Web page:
Copyright American Library Association, used with permission.

With the exception of Imelda Marcos's shoe collection and Douglas McArthur's epithet "I shall return!" Filipino history is largely unfamiliar to North Americans. Despite substantial immigration from the Philippines, that nation's haunting story has been doomed to lie at the margins of US cultural interests. Thus, when a major imprint like Crown bankrolls a fat Asian American novel recounting native Filipino experience in WW II, attention will follow. Tracing the fates of the humble Karangalan family and its neighbors during the ghastly endgame of McArthur's counterattack against the Japanese, Holthe's novel borrows from magic realist tradition in crafting a tapestry of linked narratives. Horrific wartime civilian and guerilla resistance life contrasts with dreamy, escapist memories of bygone days drawn from the deep well of Filipino custom, psyche, and romanticism. As a first novel, this is a formidable accomplishment, combining the savage grit of a Pacific War bestseller with all the syrup of a historical bodice-ripper by Belva Plain. Amy Tan and Gabriel Garcia Marquez it is not, but those familiar with Filipino character and archetypes will attest that the novel offers a compelling look into this often-neglected community within the US's modern intercultural mosaic. Summing Up: Recommended. General collections. T. Carolan University of Phoenix, Vancouver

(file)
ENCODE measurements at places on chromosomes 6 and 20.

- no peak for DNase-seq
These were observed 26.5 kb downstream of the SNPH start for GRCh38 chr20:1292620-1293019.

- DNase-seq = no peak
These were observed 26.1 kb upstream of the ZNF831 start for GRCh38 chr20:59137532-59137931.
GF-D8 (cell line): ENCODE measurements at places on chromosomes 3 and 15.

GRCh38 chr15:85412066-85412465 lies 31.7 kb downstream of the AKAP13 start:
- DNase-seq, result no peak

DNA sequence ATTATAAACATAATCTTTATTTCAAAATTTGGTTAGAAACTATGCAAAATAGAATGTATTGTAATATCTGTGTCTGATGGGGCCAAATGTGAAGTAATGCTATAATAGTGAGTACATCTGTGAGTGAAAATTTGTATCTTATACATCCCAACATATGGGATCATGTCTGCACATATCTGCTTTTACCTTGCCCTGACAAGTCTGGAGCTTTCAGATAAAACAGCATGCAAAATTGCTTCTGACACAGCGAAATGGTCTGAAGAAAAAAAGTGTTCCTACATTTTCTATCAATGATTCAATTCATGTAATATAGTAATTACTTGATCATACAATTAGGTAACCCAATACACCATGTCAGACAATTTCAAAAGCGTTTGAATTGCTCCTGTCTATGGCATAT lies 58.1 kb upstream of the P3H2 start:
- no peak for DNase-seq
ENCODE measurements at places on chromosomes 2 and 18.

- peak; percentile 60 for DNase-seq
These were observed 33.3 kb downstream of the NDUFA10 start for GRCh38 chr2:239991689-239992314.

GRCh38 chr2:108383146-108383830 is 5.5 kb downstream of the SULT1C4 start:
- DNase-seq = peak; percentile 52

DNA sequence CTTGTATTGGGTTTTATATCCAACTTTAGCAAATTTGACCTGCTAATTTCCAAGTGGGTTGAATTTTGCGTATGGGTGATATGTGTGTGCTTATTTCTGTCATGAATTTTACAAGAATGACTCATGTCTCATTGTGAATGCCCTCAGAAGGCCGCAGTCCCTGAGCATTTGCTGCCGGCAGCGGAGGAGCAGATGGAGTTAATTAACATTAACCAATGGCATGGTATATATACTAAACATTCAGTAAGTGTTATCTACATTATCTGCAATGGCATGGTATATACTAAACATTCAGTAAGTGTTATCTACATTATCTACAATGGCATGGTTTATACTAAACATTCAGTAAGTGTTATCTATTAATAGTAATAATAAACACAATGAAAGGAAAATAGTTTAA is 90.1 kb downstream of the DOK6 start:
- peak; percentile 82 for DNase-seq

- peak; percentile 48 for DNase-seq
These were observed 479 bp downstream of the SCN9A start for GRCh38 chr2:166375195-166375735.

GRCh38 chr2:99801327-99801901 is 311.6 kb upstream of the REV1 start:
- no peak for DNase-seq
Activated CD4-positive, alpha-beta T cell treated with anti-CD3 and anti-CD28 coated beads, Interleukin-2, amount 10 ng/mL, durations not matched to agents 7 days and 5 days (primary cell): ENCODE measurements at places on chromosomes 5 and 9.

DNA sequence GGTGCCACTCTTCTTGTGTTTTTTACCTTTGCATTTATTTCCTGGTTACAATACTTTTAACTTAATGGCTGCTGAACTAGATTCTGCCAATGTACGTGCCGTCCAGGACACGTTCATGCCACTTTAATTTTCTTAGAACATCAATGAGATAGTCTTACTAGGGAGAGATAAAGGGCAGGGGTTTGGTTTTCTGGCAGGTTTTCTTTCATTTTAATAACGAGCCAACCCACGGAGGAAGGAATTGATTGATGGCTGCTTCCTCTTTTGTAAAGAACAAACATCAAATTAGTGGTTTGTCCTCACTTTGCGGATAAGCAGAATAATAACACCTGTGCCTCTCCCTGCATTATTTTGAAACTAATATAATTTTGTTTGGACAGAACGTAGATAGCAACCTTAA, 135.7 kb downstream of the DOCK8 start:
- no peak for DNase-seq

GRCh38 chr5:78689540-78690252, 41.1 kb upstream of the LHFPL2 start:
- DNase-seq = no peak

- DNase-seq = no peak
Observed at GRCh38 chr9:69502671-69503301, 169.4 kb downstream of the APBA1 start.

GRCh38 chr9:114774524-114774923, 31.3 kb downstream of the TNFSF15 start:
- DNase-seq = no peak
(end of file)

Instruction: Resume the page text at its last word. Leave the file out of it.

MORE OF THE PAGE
School Library Journal
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Adult/High School-This gripping tale of love, war, indomitable courage, and the struggle for independence will captivate teens and enchant them with Filipino folktales, while providing them a glimpse of another culture. In 1945, as the U.S. fights to regain control of the Philippines from Japan, the Karangalan family huddles with neighbors in the basement of their house outside Manila, hiding from Japanese patrols. Papa says, "When the elephants dance, the chickens must be careful." The beasts are the Amerikanos and the Japanese; the Filipinos are the chickens. Isabelle, 17, leaves the cellar to visit a cousin. She is captured by Japanese soldiers and raped, but escapes with the help of a friend. Her brother Alejandro, 13, is stopped and tortured by Japanese soldiers while trying to barter for food, but is released, making his way home empty-handed. Domingo, a guerilla fighter wounded by the Japanese, also makes his way to the cellar, where his wife and son are hiding. The group seeks respite from the horrors of war by telling stories, weaving magical tales of ghosts, family curses, and the spirit world with moral lessons about greed, love, and the importance of family. Finally, the Japanese find their hiding place, and they are imprisoned in a warehouse in Manila. The building catches fire, and in a dramatic climax the Filipinos fight their way out and are rescued by victorious American soldiers.-Molly Connally, Kings Park Library, Fairfax County, VA (c) Copyright 2010. Library Journals LLC, a wholly owned subsidiary of Media Source, Inc. No redistribution permitted.